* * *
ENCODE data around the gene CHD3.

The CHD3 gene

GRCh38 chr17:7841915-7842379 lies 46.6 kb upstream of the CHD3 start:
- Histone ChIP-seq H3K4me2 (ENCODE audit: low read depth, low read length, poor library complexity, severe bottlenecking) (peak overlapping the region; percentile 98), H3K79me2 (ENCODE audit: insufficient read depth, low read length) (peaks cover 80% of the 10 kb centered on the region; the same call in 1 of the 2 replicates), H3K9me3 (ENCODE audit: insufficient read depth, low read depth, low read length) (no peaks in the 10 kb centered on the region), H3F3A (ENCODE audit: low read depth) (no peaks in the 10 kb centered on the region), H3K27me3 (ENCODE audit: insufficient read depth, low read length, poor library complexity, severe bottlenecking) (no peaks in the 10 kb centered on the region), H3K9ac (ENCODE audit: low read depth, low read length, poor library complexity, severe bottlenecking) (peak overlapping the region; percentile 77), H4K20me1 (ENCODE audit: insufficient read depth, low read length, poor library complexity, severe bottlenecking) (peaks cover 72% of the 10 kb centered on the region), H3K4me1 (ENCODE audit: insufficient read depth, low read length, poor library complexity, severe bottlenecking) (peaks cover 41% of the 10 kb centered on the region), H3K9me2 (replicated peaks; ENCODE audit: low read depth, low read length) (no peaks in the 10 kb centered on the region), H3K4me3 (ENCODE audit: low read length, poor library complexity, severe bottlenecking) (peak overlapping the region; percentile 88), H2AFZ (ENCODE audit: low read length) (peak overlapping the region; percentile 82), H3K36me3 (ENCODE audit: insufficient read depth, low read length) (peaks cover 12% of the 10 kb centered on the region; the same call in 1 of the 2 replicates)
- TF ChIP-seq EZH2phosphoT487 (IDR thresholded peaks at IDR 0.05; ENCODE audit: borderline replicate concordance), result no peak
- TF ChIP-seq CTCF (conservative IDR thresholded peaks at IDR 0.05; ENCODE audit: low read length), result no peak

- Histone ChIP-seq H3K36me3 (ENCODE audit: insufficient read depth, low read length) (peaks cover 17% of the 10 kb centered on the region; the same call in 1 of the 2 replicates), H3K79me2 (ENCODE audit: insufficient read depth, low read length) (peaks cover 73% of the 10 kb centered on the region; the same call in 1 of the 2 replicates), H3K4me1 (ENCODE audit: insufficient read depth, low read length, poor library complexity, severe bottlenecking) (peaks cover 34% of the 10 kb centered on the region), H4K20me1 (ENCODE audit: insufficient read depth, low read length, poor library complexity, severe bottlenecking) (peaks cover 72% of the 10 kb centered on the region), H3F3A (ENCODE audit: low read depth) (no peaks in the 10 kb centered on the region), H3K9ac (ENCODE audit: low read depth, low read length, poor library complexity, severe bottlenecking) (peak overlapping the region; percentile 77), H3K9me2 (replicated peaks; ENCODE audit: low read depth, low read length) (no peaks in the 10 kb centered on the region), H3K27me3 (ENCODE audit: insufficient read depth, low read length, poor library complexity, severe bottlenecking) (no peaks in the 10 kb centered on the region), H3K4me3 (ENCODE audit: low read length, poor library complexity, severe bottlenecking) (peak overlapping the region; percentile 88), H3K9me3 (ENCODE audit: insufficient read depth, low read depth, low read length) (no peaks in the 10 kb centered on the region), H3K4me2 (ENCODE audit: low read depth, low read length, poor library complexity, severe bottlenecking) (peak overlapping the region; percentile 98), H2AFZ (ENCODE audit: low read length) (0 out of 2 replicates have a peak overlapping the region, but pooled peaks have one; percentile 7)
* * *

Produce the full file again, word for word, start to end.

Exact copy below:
ENCODE data around the gene CHD3.

The CHD3 gene

GRCh38 chr17:7841915-7842379 lies 46.6 kb upstream of the CHD3 start:
- Histone ChIP-seq H3K4me2 (ENCODE audit: low read depth, low read length, poor library complexity, severe bottlenecking) (peak overlapping the region; percentile 98), H3K79me2 (ENCODE audit: insufficient read depth, low read length) (peaks cover 80% of the 10 kb centered on the region; the same call in 1 of the 2 replicates), H3K9me3 (ENCODE audit: insufficient read depth, low read depth, low read length) (no peaks in the 10 kb centered on the region), H3F3A (ENCODE audit: low read depth) (no peaks in the 10 kb centered on the region), H3K27me3 (ENCODE audit: insufficient read depth, low read length, poor library complexity, severe bottlenecking) (no peaks in the 10 kb centered on the region), H3K9ac (ENCODE audit: low read depth, low read length, poor library complexity, severe bottlenecking) (peak overlapping the region; percentile 77), H4K20me1 (ENCODE audit: insufficient read depth, low read length, poor library complexity, severe bottlenecking) (peaks cover 72% of the 10 kb centered on the region), H3K4me1 (ENCODE audit: insufficient read depth, low read length, poor library complexity, severe bottlenecking) (peaks cover 41% of the 10 kb centered on the region), H3K9me2 (replicated peaks; ENCODE audit: low read depth, low read length) (no peaks in the 10 kb centered on the region), H3K4me3 (ENCODE audit: low read length, poor library complexity, severe bottlenecking) (peak overlapping the region; percentile 88), H2AFZ (ENCODE audit: low read length) (peak overlapping the region; percentile 82), H3K36me3 (ENCODE audit: insufficient read depth, low read length) (peaks cover 12% of the 10 kb centered on the region; the same call in 1 of the 2 replicates)
- TF ChIP-seq EZH2phosphoT487 (IDR thresholded peaks at IDR 0.05; ENCODE audit: borderline replicate concordance), result no peak
- TF ChIP-seq CTCF (conservative IDR thresholded peaks at IDR 0.05; ENCODE audit: low read length), result no peak

- Histone ChIP-seq H3K36me3 (ENCODE audit: insufficient read depth, low read length) (peaks cover 17% of the 10 kb centered on the region; the same call in 1 of the 2 replicates), H3K79me2 (ENCODE audit: insufficient read depth, low read length) (peaks cover 73% of the 10 kb centered on the region; the same call in 1 of the 2 replicates), H3K4me1 (ENCODE audit: insufficient read depth, low read length, poor library complexity, severe bottlenecking) (peaks cover 34% of the 10 kb centered on the region), H4K20me1 (ENCODE audit: insufficient read depth, low read length, poor library complexity, severe bottlenecking) (peaks cover 72% of the 10 kb centered on the region), H3F3A (ENCODE audit: low read depth) (no peaks in the 10 kb centered on the region), H3K9ac (ENCODE audit: low read depth, low read length, poor library complexity, severe bottlenecking) (peak overlapping the region; percentile 77), H3K9me2 (replicated peaks; ENCODE audit: low read depth, low read length) (no peaks in the 10 kb centered on the region), H3K27me3 (ENCODE audit: insufficient read depth, low read length, poor library complexity, severe bottlenecking) (no peaks in the 10 kb centered on the region), H3K4me3 (ENCODE audit: low read length, poor library complexity, severe bottlenecking) (peak overlapping the region; percentile 88), H3K9me3 (ENCODE audit: insufficient read depth, low read depth, low read length) (no peaks in the 10 kb centered on the region), H3K4me2 (ENCODE audit: low read depth, low read length, poor library complexity, severe bottlenecking) (peak overlapping the region; percentile 98), H2AFZ (ENCODE audit: low read length) (0 out of 2 replicates have a peak overlapping the region, but pooled peaks have one; percentile 7)